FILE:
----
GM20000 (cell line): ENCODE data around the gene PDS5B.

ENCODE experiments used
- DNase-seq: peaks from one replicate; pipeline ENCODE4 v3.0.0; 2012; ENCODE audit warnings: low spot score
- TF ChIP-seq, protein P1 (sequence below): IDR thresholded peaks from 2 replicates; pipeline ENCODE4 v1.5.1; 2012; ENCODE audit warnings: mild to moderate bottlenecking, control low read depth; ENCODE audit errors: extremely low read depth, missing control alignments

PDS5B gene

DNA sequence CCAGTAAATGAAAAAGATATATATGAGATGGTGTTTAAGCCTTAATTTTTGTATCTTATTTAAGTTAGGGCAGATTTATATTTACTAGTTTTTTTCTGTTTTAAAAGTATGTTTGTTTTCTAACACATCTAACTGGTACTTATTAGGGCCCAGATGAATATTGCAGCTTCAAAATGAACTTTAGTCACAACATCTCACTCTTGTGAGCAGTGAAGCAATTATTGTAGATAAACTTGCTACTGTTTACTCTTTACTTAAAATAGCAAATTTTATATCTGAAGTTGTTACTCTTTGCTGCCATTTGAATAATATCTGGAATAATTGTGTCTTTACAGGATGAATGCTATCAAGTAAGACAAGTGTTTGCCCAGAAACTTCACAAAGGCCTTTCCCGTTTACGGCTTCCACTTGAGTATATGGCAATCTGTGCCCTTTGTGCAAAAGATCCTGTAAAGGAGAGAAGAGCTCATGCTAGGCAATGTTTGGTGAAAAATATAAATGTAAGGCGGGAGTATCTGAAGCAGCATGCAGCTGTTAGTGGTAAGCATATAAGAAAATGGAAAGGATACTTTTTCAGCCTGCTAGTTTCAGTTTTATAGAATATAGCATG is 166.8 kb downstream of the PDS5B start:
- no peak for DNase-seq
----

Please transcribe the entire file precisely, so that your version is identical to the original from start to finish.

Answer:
GM20000 (cell line): ENCODE data around the gene PDS5B.

ENCODE experiments used
- DNase-seq: peaks from one replicate; pipeline ENCODE4 v3.0.0; 2012; ENCODE audit warnings: low spot score
- TF ChIP-seq, protein P1 (sequence below): IDR thresholded peaks from 2 replicates; pipeline ENCODE4 v1.5.1; 2012; ENCODE audit warnings: mild to moderate bottlenecking, control low read depth; ENCODE audit errors: extremely low read depth, missing control alignments

PDS5B gene

DNA sequence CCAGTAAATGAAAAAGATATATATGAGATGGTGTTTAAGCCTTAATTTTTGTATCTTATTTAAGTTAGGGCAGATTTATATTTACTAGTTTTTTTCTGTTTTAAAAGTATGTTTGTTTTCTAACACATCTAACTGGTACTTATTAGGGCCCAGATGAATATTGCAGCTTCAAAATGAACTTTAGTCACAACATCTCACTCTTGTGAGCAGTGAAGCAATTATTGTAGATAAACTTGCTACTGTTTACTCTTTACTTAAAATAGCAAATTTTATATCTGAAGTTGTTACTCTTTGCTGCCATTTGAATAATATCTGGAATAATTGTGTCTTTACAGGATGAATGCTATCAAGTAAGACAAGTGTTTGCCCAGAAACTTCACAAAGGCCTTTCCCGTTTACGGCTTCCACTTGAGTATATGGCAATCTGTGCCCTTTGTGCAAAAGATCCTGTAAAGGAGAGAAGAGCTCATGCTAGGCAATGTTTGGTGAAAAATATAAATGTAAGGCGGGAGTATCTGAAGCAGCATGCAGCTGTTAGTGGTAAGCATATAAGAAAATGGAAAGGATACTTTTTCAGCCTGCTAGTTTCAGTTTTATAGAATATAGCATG is 166.8 kb downstream of the PDS5B start:
- no peak for DNase-seq